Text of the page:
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Crimes and Misdemeanors (1989)

PG-13 | | Comedy, Drama | 3 November 1989 (USA)
An ophthalmologist's mistress threatens to reveal their affair to his wife, while a married documentary filmmaker is infatuated by another woman.

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Nominated for 3 Oscars. Another 13 wins & 18 nominations. See more awards »

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Cast

Cast overview, first billed only:
Bill Bernstein ...
Testimonial Speaker
...
...
Miriam Rosenthal
...
Sharon Rosenthal (as Stephanie Roth)
...
Chris
George J. Manos ...
Photographer (as George Manos)
...
...
Jenny Nichols ...
Jenny
...
Wendy Stern
...
Lester
...
Ben
Zina Jasper ...
Carol
...
Judah's Secretary
Joel Fogel ...
T.V. Producer (as Joel S. Fogel)

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Storyline

Judah Rosenthal is an ophthalmologist and a pillar of the community who has a big problem: his mistress Dolores Paley has told him that he is to leave his wife and marry her - as he had promised to do - or she will tell everyone of their affair. When he intercepts a letter Dolores has written to his wife Miriam, he is frantic. He confesses all to his shady brother Jack who assures him that he has friends who can take care of her. Meanwhile, filmmaker Cliff Stern is having his own problems. He's been working on a documentary film for some time but has yet to complete it. He and his wife Wendy have long ago stopped loving one another and are clearly on their way to divorce. He falls in love with Halley Reed who works with a producer, Lester. Cliff soon finds himself making a documentary about Lester and hates every minute of it. Written by garykmcd

Plot Summary | Add Synopsis

Taglines:

A film about humanity.

Genres:

Comedy | Drama

Certificate:

PG-13 | See all certifications »

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Details

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|

Release Date:

3 November 1989 (USA)  »

Also Known As:

Brothers  »

Box Office

Budget:

$19,000,000 (estimated)

Gross:

$18,254,702 (USA)
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Company Credits

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(archive footage)|

Aspect Ratio:

1.85 : 1
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Did You Know?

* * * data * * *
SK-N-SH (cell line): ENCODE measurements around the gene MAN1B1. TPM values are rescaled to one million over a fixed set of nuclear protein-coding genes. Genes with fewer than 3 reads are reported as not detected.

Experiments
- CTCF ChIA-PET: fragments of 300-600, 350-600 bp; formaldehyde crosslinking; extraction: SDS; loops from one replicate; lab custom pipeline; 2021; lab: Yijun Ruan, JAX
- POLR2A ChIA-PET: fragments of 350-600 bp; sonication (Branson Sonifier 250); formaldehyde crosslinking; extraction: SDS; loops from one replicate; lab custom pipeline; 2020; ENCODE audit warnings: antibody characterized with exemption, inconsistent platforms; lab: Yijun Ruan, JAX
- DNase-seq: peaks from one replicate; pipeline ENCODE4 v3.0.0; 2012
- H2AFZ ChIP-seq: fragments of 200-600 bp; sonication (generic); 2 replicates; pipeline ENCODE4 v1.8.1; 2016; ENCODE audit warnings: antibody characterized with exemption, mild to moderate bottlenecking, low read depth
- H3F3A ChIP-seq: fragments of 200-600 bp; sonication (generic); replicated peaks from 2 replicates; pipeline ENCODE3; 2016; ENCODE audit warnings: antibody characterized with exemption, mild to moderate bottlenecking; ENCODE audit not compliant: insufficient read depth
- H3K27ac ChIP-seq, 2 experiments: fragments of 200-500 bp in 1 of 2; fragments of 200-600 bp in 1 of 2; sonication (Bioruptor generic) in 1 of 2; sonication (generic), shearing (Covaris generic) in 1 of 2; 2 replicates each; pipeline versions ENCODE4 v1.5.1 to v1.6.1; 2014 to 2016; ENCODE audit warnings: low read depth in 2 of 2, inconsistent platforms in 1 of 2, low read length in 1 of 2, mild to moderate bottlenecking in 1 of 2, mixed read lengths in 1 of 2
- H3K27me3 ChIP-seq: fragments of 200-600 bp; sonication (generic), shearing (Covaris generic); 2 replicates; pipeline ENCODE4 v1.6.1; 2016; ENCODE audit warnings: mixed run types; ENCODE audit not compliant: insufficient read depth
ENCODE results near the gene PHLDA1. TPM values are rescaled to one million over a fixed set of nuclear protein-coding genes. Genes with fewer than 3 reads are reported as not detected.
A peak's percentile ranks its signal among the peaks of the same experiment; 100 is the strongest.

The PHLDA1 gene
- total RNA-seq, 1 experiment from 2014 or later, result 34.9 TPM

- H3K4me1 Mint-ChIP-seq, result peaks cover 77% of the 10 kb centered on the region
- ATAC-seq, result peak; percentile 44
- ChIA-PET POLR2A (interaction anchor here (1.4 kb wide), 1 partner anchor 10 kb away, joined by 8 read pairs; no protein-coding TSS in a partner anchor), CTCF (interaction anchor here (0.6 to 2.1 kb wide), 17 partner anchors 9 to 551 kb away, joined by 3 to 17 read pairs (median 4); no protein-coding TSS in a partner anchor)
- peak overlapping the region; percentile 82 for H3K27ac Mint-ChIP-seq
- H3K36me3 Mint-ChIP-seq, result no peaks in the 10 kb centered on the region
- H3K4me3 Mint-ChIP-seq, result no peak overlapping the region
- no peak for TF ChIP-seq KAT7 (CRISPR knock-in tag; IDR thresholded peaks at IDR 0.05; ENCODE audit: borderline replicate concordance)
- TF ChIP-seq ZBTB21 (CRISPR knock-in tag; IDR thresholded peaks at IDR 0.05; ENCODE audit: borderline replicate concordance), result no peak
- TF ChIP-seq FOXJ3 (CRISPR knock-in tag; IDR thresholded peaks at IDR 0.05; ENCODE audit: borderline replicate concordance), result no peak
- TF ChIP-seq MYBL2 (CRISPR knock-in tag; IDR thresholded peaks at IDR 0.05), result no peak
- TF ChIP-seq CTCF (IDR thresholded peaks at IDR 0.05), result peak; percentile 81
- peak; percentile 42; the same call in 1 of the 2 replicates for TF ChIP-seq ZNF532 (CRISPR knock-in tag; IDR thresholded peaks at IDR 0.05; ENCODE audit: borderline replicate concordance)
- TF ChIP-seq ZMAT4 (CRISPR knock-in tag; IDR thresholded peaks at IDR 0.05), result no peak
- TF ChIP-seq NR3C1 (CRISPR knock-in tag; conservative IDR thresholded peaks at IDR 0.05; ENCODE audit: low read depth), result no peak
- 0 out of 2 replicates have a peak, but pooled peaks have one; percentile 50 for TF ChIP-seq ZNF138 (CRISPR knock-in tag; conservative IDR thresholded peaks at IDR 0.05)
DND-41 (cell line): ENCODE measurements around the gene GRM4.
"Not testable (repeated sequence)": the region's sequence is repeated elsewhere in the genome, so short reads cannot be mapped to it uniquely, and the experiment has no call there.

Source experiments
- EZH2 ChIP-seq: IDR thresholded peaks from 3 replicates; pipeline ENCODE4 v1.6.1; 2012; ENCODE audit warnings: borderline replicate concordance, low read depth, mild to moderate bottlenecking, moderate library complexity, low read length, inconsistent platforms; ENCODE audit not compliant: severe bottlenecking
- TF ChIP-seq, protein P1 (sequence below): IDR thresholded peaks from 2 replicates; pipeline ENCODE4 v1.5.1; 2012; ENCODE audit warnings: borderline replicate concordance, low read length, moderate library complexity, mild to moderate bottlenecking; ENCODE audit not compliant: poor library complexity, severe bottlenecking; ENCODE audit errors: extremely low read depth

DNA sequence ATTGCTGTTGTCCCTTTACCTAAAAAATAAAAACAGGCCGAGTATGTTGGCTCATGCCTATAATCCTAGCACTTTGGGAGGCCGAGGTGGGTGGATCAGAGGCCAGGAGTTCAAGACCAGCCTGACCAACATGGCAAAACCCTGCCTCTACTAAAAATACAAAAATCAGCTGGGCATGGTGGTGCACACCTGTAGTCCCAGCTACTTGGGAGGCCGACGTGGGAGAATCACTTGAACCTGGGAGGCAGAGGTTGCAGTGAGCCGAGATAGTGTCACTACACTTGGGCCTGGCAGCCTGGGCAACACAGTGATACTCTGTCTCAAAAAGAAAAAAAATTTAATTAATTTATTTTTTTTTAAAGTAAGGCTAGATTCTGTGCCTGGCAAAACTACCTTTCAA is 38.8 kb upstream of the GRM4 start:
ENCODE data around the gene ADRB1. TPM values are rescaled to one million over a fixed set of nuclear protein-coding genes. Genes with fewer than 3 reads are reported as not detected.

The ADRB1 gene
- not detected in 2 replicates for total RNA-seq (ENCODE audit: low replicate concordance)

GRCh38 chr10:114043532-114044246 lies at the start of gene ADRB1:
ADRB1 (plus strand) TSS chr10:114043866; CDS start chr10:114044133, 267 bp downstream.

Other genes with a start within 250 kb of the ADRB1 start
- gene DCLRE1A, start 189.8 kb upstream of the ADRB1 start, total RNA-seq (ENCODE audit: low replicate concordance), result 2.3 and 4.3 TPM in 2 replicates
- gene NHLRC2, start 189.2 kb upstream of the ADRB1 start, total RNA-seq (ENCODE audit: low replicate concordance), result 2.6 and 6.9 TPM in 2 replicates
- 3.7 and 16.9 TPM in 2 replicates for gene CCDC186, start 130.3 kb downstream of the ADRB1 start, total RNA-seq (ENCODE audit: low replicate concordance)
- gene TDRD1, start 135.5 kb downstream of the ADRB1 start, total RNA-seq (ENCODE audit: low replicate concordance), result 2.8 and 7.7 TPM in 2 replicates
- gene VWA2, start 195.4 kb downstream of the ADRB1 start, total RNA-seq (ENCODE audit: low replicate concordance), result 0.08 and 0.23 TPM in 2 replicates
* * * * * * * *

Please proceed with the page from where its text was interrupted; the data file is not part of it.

Trivia

This was the second of two films directed by Woody Allen released in 1989. The first was the "Oedipus Wrecks" segment of New York Stories (1989). See more »

Goofs

When Judah decides to have Delores killed, he only dials seven digits on the phone calling his brother, Jack. Judah lives in Connecticut and Jack lives in New York, so he would have to dial at least 10 digits to call him. See more »

Quotes

[first lines]
Testimonial Speaker: We're all very proud of Judah Rosenthal's philanthropic efforts. His endless hours of fund raising for the hospital, the new medical center, and now, the ophthalmology wing, which until this year had just been a dream. But it's due to Rosenthal our friend that we most appreciate. The husband, the father, the golf companion. Naturally if you have a medical problem you can call Judah...
Miriam Rosenthal: You're blushing darling.
Testimonial Speaker: ...day or night, weekends or holidays. But you can also call Judah to ...
[...]
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Connections

Referenced in Paris-Manhattan (2012) See more »

Soundtracks

Murder He Says
(1942)
From the Soundtrack of 'Happy Go Lucky'
Music by Jimmy McHugh
Lyrics by Frank Loesser
Vocal by Betty Hutton
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User Reviews

 
A film that explores the human soul.
22 May 1999 | by (Chicago, IL) – See all my reviews

When I registered with the IMDb, one of the survey questions asked what my favorite film was. I listed Allen's Crimes and Misdemeanors. I don't know if this is always true, but for the most part I feel fairly confident regarding my choice. Allen's story here works, like most well written literature, on many levels. It is funny (Woody's lessons), symbolic (the Rabbi going blind), ironic (the good suffer and the evil go unpunished), deep (faith and suicide), and is a film that leaves you with something to identify with and learn from. Even Hally Reed's (Mia Farrow) surprising revelation at the end of the film, which I won't reveal of course, shows us a bit about the dangers of prejudging others. Woody shows us that we shouldn't judge on the surface, but must look deeper into the individual value of people. Do we trust Hally, or do we stick to what we see as the truth about Lester (Alan Alda)? This is a lesson that Woody's character, Cliff, doesn't even fully grasp at the end of the film, but Allen gives us the insight, even though what Hally reveals about Lester goes against what we've seen of him.

Crimes and Misdemeanors is certainly not for all tastes. It's not exactly a film that people would watch for pure escapism. This is a film to be treasured, revisited and held up with some of the greatest films of all time. Not for how it looks or sounds, but for what it says. This is a film aimed at both the heart and the mind and succeeds in capturing both.


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